That was the only big problem I remember - my science teacher flat out refused to sign if you were taking all four honors. I don't know what happened with the unlucky person who figured that out, but after I heard about that I got her signature first to avoid problems.

(As for how it worked, we registered in the second semester of 8th grade. The high school sent over the forms, we filled them out and turned them back in at the middle school, and they sent them back to the high school.)

Once you were in honors, keeping a B average was good enough to keep you in; a C required teacher approval, but it never seemed to be a problem.

Do school handbooks usually spell out all of the details, or are there many things to know that are not in the handbook?The handbook had a lot of good info, although as far as I know I was the only person to read through all of it. You had to infer a lot, though. It never said explicitly, "You must take 3 or more honors classes every year to have a chance at valedictorian," but that was the net result of how they determined class rank. Also, it gave all the rules, but didn't tell you which ones mattered and which ones didn't.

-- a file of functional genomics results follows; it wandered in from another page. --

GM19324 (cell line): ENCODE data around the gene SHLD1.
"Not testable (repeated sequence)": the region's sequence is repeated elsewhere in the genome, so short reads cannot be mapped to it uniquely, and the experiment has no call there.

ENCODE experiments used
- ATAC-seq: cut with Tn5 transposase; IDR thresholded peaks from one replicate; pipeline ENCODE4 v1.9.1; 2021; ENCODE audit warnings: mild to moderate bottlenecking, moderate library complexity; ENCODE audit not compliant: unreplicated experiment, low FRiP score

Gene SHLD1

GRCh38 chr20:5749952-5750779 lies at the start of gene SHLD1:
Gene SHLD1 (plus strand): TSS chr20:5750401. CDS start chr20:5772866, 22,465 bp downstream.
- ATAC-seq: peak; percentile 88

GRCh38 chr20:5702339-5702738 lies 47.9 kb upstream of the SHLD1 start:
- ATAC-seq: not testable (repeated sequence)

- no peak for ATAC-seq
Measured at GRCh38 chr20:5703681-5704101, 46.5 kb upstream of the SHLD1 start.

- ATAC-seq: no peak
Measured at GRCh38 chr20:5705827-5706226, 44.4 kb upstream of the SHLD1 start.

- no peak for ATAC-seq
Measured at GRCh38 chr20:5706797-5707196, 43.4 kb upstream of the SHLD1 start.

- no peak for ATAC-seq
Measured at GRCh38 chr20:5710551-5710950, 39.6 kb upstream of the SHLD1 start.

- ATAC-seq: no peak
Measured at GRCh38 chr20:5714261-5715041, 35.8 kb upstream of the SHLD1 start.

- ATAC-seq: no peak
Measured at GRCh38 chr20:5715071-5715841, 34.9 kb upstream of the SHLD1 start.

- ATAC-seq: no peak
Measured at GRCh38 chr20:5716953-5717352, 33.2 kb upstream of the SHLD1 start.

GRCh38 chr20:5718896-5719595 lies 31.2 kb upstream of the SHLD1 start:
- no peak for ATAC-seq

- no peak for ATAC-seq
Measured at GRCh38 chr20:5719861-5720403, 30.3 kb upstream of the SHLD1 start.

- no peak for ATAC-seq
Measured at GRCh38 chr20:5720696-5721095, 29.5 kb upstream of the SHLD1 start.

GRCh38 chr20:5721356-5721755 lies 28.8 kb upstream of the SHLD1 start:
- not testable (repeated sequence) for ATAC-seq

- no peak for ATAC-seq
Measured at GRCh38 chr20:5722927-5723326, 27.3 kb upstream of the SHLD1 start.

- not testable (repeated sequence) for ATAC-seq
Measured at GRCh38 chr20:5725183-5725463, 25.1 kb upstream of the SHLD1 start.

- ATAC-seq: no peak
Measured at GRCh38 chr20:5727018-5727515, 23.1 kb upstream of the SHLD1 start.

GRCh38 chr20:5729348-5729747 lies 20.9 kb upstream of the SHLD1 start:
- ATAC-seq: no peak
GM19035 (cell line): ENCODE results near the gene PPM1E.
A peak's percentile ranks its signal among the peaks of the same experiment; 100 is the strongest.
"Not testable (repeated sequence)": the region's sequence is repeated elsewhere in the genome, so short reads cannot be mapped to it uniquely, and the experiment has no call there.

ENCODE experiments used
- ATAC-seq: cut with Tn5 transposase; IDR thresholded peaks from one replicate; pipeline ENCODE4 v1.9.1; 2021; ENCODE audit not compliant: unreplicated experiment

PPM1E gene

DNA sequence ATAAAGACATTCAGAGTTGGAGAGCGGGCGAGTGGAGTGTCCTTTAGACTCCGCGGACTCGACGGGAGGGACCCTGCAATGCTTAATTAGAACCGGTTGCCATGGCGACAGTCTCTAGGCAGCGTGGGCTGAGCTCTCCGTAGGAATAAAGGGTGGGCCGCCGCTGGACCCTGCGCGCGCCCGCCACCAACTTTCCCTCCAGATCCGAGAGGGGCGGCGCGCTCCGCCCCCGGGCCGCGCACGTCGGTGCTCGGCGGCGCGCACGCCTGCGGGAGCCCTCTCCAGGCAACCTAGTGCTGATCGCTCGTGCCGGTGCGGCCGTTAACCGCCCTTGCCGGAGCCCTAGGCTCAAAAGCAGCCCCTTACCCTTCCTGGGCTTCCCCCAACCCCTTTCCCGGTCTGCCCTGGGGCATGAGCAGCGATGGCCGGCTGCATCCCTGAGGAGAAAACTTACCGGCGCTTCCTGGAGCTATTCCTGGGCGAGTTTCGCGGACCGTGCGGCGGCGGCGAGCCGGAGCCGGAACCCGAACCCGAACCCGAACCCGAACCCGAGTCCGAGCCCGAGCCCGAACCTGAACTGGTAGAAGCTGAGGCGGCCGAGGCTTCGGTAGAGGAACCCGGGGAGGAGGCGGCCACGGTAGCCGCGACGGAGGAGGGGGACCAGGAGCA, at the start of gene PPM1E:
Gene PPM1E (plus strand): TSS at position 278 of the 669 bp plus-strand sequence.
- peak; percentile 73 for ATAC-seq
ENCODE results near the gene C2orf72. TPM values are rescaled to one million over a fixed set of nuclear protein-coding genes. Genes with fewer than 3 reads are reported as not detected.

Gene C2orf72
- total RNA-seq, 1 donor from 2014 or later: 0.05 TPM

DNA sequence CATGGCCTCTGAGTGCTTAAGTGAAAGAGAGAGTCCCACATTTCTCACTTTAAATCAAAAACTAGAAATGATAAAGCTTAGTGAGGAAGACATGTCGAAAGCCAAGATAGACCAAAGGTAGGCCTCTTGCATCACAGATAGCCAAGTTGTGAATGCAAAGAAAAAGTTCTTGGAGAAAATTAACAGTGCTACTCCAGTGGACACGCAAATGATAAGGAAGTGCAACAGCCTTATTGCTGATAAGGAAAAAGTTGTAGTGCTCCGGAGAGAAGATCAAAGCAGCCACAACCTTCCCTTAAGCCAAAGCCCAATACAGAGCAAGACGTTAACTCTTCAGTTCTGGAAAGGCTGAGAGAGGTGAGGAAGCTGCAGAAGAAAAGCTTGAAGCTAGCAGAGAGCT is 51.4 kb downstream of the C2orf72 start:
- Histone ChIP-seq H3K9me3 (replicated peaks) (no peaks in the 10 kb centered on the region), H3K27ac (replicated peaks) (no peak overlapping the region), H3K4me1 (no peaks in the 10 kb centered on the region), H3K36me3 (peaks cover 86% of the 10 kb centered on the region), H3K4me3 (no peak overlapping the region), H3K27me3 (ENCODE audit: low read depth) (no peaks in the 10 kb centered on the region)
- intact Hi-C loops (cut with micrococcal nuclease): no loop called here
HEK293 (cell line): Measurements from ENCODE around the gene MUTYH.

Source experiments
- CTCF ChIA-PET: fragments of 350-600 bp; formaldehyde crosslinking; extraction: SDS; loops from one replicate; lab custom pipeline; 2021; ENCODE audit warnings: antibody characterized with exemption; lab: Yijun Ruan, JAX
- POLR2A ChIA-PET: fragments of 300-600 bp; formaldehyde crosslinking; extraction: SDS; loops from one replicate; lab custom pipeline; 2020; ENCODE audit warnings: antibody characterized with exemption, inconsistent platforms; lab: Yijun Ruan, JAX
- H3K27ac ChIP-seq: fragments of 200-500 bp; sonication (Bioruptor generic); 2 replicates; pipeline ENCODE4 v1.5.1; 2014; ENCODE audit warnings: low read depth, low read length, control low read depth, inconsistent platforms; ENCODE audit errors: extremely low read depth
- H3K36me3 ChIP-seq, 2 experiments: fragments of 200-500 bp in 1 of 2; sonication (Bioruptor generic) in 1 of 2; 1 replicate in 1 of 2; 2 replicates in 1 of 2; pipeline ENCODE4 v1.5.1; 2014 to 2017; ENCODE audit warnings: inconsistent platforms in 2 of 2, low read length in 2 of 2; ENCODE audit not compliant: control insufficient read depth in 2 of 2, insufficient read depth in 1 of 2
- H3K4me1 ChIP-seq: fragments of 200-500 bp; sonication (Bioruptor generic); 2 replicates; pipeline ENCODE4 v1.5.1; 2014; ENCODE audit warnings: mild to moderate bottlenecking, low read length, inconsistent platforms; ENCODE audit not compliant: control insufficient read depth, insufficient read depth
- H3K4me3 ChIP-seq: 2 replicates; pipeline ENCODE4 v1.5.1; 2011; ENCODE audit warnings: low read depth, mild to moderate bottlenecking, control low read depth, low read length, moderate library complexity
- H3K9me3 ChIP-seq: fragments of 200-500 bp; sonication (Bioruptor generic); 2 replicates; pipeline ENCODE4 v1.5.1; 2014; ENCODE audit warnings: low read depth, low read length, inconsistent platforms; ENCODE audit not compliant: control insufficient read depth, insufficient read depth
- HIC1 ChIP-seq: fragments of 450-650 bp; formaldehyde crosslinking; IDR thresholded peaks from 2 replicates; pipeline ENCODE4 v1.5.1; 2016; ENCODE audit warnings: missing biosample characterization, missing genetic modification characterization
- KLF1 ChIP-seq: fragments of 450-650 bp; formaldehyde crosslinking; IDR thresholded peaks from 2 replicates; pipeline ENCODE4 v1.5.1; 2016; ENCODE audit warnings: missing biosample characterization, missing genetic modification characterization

All that sort of stuff I learned from other honors kids, especially those ahead of me, as well as from the honors teachers and just keeping my eyes open. We gossiped a lot and told all sorts of urban legends about previous students, teachers, and admin - you learn more than you think that way.

forty-two said...

Thinking back, the handbook was more helpful than my previous post made it sound. I knew all the graduation requirements, was able to plan my own schedule, and didn't have to rely on the guidance counselors. We were a big school - 3,000 students - with just 5 guidance counselors. They had no idea who you were, and they never initiated a meeting.

SteveH said...

"... you learn more than you think that way."

I'll have to tell my son to start paying attention now. I've already started asking other parents, but I only get information in bits and pieces, and sometimes it comes with a funny spin on it. Some kids and parents have told me that a particular course is really good and interesting, but when I talked to another parent, she said that's because they don't have much homework and the tests are easy.

I'm off to study the online handbook right now. Thanks.

lgm said...

When you look at your high school handbooks, look for:

a) GPA/course weighting policy
b) 3 year graduation policy
c) transfer in of courses from accredited providers policy
d) official policy for level placement (as in honors, AP, remedial, regular)